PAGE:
If we type this simple 8 line Applesoft Basic program into my working Apple IIe computer, we will end up with a cool little text based arcade game!  Watch the video below to see the game in action!

This small Applesoft Basic program was published in one of my Beagle Bros Apple Software Catalogs from 1987 (volume 0, number 10).  This little program was credited as being submitted by Beagle Bros customer Tim Boehme, who received a box of Beagle Bros magnetic write protect tabs for his efforts!

Wow!  Write protect tabs!  Amazing!  🙂

Applesoft Basic

Applesoft Basic is the programming language of all the early Apple computers and was provided in ROM (memory) to make it available to the user without the need for a startup disk or the need to load it into memory from a cassette tape.

Applesoft Basic was actually created by Microsoft for Apple.  Hence the name.  It is interpreted and not compiled, so it is not very fast.  And it can throw syntax errors at runtime if it’s unable to interpret a line of code.

One sort of funny feature of Applesoft Basic is that variable names are only significant to 2 letters, although it allows more.  So if you initialize a variable named “KURT” to a value of 10, you can PRINT the variable “KU” and also the variable “KURT” and also the variable “KUPP” and they will all three show a value of 10.  They are all three pointing to the exact same memory location.

applesoft-iia

Code

Here’s the source code:

10 REM "MUNCH THE SNAILS!"
20 TEXT: HOME: H = 20: PRINT CHR$ (21): POKE 35,22
30 K = PEEK (49152): ON K < 128 GOTO 40: H = H + (K = 149) - (K = 136)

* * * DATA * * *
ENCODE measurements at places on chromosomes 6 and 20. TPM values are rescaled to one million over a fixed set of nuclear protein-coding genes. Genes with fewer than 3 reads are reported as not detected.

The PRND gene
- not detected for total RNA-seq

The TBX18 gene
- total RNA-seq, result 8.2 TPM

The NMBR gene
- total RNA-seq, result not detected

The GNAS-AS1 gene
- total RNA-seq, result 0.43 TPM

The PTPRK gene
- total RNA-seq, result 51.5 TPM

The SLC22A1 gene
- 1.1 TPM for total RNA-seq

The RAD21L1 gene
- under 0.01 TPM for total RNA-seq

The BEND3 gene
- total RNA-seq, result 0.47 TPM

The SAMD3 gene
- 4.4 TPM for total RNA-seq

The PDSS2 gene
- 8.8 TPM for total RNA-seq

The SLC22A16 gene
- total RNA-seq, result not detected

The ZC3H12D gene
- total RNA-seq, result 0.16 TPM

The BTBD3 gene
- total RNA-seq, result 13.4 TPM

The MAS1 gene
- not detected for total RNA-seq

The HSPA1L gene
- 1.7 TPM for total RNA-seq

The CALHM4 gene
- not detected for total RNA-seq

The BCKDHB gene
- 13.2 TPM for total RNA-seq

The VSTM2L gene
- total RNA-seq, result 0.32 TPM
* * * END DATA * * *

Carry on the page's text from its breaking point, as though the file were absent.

40 POKE 49168,0: IF RND (1) * 10 < 1 THEN VTAB 20: HTAB RND (1) * 20 + 10: PRINT "@": GOTO 70
50 VTAB 22: HTAB RND (1) * 39 + 1: PRINT CHR$ (46)
60 IF PEEK (1535 + H) = 192 THEN S = S + 1: VTAB 5: HTAB H: PRINT "#"; CHR$ (7): VTAB 23: PRINT "MUNCHED: ";S: GOTO 80
70 VTAB 5: HTAB H: PRINT "V"
80 T = T + 1: IF S < 10 THEN 30
90 TEXT: VTAB 23: PRINT S;" SNAILS MUNCHED IN ";T;" SNAIL SECONDS.": END

Emulators

If you don’t have a working Apple IIe of your own to try your Applesoft code on, you can first try it in a JavaScript implementation of Applesoft Basic.  There are some things that this emulator cannot do, though.  It’s just not terribly robust.

A very robust option is the standalone Apple II emulator program that you can install onto your Windows computer.  It’s called AppleWin.  Just scroll down to the bottom of the Github page and download the latest release.  It’s in a zip file, so just unzip it and run the executable.

Once it starts, just click on the floppy disk 1 icon and choose the master disk file that comes installed with the emulator.  Then reboot with the Apple button and it will boot to Applesoft Basic.  Or, you can download ROMs for various Apple games and programs from the Internet and boot those instead.  It emulates the speed of the processor, so it’s a very realistic emulation of the Apple IIe.  Including several monitor types to choose from.

Thanks

I hope you found this post informative and/or entertaining!  Thanks for your interest!  And feel free to leave comments or questions below!

Thanks,
Kurt